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Inverse of a function?

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Just a little quickie, since Google won't help me out.

g(x) = 9^(x)-3

h(x) = g^(-1)(x)

Is g^(-1)(x) equal to (1/g)(x) or 1/(g(x))? In other words, would g^(-1) be equivalent to 1 over all of 9^(x)-3?

Jan 24, 2018

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In this context  g-1(x)  does not mean  g(x)  raised to the power of negative 1 .

It means the inverse function of  g(x) . We can find  g-1(x)  like this....

g(x)   =   9^x  -  3

Instead of  g(x) ,  write  y .

y  =  9^x  -  3

Now we want to solve this equation for  x  .

y + 3   =   9^x

log(y + 3)   =   log(9^x)

log(y + 3)   =   x log 9

log(y + 3) / log 9   =   x

To get the inverse function, swap  x  and  y .

log(x + 3) / log 9   =   y    This is the inverse function. We can say...

g-1(x)   =   log(x + 3) / log 9

So...    g-1(x)  does not mean  1 / g(x) .

Neither does  sin-1x  =  (sin x)-1   ,  even though  sin2x  =  (sin x)2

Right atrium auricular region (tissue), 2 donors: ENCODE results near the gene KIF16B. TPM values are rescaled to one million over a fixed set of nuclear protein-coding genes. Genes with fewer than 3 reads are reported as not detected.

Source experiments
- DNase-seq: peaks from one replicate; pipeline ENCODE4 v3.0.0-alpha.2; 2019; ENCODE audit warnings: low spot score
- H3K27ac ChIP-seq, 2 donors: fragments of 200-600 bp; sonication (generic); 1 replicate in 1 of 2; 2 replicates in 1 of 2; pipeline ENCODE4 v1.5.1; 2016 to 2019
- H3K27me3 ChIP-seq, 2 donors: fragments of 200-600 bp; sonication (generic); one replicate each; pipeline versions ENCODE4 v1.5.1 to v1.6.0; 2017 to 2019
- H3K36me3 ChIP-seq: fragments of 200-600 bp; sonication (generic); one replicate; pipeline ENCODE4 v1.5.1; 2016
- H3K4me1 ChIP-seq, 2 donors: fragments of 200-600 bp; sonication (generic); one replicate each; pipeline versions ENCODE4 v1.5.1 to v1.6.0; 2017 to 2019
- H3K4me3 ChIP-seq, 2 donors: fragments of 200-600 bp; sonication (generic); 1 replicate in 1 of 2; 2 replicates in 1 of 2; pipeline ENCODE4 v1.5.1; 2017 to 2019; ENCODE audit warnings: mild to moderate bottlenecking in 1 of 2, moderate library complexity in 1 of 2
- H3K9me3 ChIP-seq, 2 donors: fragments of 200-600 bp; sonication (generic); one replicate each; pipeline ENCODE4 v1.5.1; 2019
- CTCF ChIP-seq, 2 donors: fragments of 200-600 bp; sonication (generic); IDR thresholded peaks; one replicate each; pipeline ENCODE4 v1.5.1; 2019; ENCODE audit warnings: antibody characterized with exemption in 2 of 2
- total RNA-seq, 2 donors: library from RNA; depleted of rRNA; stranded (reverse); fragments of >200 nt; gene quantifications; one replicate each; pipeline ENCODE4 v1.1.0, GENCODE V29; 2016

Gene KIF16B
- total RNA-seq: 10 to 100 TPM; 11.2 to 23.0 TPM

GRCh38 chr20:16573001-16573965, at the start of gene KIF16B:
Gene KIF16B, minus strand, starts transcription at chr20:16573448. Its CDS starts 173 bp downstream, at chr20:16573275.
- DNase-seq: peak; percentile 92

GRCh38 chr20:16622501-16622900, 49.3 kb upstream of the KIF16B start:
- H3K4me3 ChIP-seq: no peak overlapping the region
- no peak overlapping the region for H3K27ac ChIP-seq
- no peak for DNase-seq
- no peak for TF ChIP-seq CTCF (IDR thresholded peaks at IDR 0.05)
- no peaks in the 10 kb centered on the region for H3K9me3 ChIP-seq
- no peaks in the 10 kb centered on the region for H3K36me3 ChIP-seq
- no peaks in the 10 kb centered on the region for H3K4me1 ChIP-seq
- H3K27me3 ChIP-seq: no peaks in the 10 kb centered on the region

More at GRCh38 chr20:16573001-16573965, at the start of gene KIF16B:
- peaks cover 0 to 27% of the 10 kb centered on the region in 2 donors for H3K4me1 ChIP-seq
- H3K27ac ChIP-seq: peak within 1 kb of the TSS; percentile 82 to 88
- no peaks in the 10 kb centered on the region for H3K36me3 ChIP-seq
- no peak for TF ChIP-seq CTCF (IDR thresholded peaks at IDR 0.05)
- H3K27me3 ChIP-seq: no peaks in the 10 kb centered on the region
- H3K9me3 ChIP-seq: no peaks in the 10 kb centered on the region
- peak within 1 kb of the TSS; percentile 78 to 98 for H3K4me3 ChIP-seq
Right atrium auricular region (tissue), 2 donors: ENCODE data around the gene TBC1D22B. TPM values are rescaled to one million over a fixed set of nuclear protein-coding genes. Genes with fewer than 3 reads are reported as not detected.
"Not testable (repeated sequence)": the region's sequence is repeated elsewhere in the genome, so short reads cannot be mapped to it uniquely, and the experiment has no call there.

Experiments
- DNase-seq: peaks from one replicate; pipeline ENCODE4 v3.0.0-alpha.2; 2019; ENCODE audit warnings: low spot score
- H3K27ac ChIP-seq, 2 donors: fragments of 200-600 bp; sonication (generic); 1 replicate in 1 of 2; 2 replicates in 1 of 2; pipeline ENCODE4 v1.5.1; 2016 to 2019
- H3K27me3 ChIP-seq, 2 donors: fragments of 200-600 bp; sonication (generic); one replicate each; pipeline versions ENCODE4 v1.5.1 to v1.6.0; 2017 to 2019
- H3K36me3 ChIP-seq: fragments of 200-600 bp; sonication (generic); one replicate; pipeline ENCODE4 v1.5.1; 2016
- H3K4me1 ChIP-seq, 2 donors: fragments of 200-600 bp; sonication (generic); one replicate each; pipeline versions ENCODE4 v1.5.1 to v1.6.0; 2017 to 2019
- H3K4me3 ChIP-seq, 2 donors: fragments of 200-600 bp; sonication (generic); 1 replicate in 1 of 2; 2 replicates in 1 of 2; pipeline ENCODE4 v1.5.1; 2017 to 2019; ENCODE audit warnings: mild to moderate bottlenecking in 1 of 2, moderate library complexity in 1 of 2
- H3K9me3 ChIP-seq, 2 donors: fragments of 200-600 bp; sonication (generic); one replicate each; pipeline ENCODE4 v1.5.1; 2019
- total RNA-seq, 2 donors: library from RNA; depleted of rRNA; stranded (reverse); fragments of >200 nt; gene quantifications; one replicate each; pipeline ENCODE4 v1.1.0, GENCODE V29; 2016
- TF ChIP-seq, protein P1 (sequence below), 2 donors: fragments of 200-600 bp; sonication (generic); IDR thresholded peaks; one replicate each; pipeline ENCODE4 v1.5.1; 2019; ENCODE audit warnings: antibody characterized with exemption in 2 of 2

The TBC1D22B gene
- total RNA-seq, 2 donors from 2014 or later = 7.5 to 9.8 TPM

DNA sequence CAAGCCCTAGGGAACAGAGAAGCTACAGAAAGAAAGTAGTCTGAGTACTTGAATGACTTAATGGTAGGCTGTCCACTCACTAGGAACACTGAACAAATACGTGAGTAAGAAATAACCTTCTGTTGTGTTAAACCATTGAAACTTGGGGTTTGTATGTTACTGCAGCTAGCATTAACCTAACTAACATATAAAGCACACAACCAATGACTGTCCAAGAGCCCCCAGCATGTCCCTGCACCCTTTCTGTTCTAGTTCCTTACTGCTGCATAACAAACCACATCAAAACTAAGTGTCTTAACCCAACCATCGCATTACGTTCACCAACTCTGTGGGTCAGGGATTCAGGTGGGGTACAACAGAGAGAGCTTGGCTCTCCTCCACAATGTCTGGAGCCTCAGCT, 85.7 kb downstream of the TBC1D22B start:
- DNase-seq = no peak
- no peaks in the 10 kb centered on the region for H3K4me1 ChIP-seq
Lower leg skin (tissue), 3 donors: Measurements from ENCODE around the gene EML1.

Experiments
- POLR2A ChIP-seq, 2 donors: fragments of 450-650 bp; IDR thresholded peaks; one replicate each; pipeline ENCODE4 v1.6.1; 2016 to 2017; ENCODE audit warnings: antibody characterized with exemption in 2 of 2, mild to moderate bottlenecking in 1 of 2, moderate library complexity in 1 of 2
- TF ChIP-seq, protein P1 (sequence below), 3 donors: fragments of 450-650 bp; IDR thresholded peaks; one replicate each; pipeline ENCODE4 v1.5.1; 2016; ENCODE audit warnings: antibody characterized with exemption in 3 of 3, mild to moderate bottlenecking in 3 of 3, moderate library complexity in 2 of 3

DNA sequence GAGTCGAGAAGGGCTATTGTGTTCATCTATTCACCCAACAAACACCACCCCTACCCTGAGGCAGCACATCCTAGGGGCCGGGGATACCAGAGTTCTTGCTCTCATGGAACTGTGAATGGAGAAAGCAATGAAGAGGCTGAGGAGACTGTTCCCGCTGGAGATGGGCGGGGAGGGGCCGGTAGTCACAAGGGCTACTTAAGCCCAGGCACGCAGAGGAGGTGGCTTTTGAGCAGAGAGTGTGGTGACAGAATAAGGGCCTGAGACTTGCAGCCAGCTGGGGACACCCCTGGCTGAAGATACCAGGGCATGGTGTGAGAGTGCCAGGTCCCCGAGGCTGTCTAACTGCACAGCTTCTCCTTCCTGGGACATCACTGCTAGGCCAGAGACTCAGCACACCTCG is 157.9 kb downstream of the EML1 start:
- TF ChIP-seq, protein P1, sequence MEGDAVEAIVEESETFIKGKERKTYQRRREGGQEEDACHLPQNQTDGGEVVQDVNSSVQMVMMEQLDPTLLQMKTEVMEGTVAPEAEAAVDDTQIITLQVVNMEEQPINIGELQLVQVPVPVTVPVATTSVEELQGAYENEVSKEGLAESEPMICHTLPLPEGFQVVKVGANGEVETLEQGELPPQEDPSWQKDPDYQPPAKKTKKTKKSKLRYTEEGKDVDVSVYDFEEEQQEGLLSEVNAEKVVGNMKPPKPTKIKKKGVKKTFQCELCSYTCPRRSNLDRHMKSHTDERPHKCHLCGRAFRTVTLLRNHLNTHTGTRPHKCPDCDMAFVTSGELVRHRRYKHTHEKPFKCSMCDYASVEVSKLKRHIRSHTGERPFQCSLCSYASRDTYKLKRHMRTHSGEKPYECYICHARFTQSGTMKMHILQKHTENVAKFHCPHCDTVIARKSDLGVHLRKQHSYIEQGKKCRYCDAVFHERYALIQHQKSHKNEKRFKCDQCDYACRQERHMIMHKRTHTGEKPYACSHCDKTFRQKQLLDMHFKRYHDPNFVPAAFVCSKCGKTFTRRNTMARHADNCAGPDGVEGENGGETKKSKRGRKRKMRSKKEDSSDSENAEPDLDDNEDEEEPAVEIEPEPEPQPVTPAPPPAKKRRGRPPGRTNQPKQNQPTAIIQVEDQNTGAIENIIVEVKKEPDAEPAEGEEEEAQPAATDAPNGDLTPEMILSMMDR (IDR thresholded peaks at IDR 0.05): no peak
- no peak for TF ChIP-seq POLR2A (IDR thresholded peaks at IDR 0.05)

This is something that has bothered me before. Maybe there is a reason why it is okay and I just don't understand it......?

Jan 24, 2018
edited by hectictar  Jan 24, 2018
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Hm, ok thanks. Not sure what log means though...

Aleguan  Jan 24, 2018
#3
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"log" is short for "logarithm" .

This can probably explain better than I can: https://youtu.be/Z5myJ8dg_rM

Here's a simpler example of finding the inverse function:

f(x)  =  x + 1

Instead of  f(x) , let's say  y .

y  =  x + 1         Solve for  x .

y - 1  =  x

Swap  x  and  y .

x - 1  =  y         This is the inverse.

f-1(x)  =  x - 1

Jan 24, 2018